Dynamic Control

The flowsheet shown in Figure 10.20 does not show the plumbing required to run a realistic dynamic simulation. The key feature is that the pressure in the rectifier must be less than that in the main column so that vapor can flow from the main column into the rectifier. Therefore, in the simulation, a control valve is placed on the vapor line and a pump and a control valve are placed in the liquid recycle line from the bottom of the rectifier back to the main column. All this plumbing is shown in Figure 10.21. In a real physical setup it may be possible to use elevation differences to provide the necessary differential pressure driving force to get the liquid to flow from the rectifier into the main column at a higher pressure and avoid the use of a pump.

The usual sizing calculations are performed for both the main column and the rectifier (10-min liquid holdups in column bases and reflux drum). The flowsheet is pressure-checked, and the file is exported to Aspen Dynamics.

The development of a control structure for this complex system turned out to be more difficult that for the stripper flowsheet. The initial control scheme evaluated is shown in Figure 10.21. This is a logical extension of the control structure used for the vapor sidestream column in which the vapor sidestream is ratioed to the reboiler heat input. As we will demonstrate below, this structure worked well for some disturbances, but it could not handle decreases in the composition of methanol in the feed, resulting in a shutdown of the unit.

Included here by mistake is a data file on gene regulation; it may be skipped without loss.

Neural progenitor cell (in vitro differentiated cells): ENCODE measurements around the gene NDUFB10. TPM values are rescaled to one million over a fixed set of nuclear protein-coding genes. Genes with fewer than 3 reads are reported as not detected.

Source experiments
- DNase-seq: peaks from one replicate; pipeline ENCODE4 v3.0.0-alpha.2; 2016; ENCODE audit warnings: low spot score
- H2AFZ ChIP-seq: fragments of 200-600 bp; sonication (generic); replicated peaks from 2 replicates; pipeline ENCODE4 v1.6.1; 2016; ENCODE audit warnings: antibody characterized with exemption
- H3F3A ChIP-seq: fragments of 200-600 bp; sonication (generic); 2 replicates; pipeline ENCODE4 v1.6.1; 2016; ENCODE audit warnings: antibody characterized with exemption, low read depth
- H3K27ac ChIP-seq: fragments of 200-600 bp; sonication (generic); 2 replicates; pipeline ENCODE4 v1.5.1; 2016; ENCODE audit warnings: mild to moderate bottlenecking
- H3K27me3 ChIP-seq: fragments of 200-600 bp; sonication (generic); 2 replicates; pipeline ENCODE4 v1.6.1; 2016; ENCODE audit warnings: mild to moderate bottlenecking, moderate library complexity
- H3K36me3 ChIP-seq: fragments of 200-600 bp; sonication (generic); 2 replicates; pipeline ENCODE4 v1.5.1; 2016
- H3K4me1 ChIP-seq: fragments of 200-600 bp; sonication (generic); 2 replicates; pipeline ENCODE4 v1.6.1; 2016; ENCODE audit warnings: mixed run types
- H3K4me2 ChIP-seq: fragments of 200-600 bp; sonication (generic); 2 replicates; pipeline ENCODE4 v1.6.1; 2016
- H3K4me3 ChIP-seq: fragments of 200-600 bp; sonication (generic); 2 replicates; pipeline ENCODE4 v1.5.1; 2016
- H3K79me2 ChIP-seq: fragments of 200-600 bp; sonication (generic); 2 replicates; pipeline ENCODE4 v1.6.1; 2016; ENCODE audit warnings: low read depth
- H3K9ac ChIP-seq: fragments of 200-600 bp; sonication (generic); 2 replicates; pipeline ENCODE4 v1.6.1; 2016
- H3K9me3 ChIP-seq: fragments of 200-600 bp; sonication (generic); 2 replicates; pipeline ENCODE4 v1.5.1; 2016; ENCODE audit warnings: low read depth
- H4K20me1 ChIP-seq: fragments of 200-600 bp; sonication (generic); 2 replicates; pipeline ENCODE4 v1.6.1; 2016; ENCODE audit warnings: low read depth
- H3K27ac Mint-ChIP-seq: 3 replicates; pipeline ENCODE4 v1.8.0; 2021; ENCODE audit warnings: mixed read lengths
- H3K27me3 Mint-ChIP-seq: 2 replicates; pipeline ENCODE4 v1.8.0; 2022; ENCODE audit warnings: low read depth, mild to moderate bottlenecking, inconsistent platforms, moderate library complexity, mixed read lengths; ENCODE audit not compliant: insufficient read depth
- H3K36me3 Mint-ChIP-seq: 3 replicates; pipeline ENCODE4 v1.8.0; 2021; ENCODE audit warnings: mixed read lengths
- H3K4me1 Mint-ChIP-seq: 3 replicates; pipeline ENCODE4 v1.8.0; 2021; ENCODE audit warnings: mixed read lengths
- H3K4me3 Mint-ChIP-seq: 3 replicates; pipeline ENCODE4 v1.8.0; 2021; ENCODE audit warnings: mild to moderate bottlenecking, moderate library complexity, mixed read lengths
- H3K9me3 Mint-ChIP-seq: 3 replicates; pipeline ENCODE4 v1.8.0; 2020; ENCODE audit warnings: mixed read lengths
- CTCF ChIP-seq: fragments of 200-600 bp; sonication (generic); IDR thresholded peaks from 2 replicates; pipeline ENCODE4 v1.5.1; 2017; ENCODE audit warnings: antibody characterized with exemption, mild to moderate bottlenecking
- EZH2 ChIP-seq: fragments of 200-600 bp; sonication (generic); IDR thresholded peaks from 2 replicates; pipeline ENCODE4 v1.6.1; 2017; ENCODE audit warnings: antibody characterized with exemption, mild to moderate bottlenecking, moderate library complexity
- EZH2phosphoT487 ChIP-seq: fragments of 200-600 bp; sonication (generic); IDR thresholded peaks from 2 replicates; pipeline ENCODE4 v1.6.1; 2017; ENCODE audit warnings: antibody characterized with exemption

The various loops of the initial control structure are described below. The key issues are how to manipulate the sidestream and how to maintain the compositions of the three products:

1. Feed is flow controlled.

2. With a reflux ratio of 0.5, the reflux drum level is controlled by manipulating distillate flowrate.

3. The temperature on stage 4 of the main column is controlled by manipulating reflux flowrate. Stage 12 is tested as an alternative later.

4. Base levels are controlled by manipulating bottoms flowrates.

5. Pressure in the main column is controlled by manipulating condenser heat removal in the main-column condenser.

6. Pressure in the rectifier is controlled by manipulating condenser heat removal in the rectifier condenser.

7. The temperature on stage 51 in the main column is controlled by manipulating reboiler heat input.

8. The temperature on stage 9 in the rectifier is controlled by manipulating reflux flowrate in the rectifier.

9. The sidestream flowrate is ratioed to heat input to the reboiler.

The locations of the temperature control trays are selected by looking at the temperature profiles in the two columns, shown in Figure 10.22. The three temperature controllers (TC4 and TC51 in the main column and TC9 in the rectifier) have 1-min deadtimes and 100 K temperature transmitter spans. They are tuned individually by running a

VI2 I

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